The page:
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Locals outraged after officials remove gnome village from state park

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For a short time, Pennsylvania’s Little Buffalo State Park was a gnome safe haven. Thirty-eight gnome homes lined some four kilometres of wooden trail, each dwelling lovingly made by 65-year-old Steve Hoke.

Hoke, a retired prison counsellor, started making the tiny, colourful wooden houses after learning about a similar project in Kansas. He wanted to bring that same magic to his own local park. After receiving the go-ahead from state officials, he began constructing the houses.

Some resembled bird houses attached to trees, while others were more elaborate, with windows, functional doors, balconies, and landscaping. The simplest ones featured just a door hinged to a tree trunk. Many of them had pro-environmental and pro-gnome signs, like “enjoy the forest”, “gnomes are nature’s work”, and “keep the forest clean.”

After word spread, locals and tourists began arriving in droves to catch a glimpse of the whimsical site. The dwellings were such a hit, in fact, The New York Times reported that some families travelled up to three hours to visit the park. Anonymous visitors began adding to Hoke’s original creations, bringing in pint-sized furniture, lucky coins, and actual gnomes.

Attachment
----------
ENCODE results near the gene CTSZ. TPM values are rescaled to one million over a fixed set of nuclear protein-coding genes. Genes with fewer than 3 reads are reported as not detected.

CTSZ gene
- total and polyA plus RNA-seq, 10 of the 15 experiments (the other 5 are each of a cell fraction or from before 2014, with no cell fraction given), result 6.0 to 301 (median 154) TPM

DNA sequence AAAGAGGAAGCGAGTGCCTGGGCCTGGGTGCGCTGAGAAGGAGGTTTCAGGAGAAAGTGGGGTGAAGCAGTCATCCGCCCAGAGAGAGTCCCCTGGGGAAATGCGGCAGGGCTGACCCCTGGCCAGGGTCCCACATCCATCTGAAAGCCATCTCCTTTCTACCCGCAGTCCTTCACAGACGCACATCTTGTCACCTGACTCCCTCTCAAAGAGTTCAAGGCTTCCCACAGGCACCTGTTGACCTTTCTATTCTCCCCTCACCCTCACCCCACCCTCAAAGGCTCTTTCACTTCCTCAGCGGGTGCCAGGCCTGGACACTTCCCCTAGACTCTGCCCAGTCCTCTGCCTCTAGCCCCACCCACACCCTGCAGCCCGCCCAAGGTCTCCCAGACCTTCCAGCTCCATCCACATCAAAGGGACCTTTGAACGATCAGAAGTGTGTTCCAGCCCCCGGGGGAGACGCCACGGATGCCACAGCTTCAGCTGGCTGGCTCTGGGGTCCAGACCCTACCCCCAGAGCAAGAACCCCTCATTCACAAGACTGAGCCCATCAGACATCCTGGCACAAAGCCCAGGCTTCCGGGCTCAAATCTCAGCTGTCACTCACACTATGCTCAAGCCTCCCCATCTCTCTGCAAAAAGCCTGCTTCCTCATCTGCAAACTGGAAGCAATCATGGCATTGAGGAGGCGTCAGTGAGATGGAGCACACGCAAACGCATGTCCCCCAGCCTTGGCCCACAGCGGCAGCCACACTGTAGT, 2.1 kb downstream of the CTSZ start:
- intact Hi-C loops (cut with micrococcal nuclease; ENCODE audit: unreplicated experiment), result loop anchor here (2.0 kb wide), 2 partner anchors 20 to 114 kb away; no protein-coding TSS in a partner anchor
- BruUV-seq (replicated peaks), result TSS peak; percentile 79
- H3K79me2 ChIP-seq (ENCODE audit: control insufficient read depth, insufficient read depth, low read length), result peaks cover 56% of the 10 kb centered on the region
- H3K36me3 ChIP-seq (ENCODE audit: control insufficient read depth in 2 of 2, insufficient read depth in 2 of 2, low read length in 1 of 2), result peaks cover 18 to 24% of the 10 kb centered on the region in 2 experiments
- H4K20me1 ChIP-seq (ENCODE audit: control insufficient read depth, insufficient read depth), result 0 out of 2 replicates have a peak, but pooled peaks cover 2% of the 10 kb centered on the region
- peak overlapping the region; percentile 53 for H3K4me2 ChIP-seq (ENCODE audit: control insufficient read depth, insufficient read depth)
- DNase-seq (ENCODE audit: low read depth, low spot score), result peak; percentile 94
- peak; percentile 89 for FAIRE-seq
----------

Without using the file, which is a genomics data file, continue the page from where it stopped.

But the project’s popularity eventually caused its demise.

Last week, officials announced that the gnomes—and their colourful homes—were no longer welcome in the park. They were concerned about the ecological impact of the houses and the surge in visitors.

“We don’t really think it’s a state park kind of thing,” Jason Baker, the park’s manager, said to The New York Times. “We like to have more visitors. We like having people come here. But the experience we’re trying to give is a natural, ecological experience.”

Naturally, people were outraged. So far, 668 of them have signed a petition to keep the gnome neighbourhood intact.

Hoke, who originally started the project as something to do in his spare time now that he’s retired, said he wanted to create a project that would spark the curiosity of young children. “The idea was to get kids out of the house, away from the electronics, and go for a walk.”

Earlier this week, Hoke returned to Little Buffalo State Park to remove the gnomes and the dwellings.

Although the gnomes have been evicted, they seem to be doing well. Based on a video posted on the Facebook page of Hoke’s wife Marion, it looks like the gnomes are still happily together. Perhaps they’ll end up at a park near you.

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